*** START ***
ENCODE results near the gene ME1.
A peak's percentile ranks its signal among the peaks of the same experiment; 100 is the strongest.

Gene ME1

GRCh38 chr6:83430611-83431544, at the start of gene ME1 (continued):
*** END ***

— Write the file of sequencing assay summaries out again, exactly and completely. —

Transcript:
ENCODE results near the gene ME1.
A peak's percentile ranks its signal among the peaks of the same experiment; 100 is the strongest.

Gene ME1

GRCh38 chr6:83430611-83431544, at the start of gene ME1 (continued):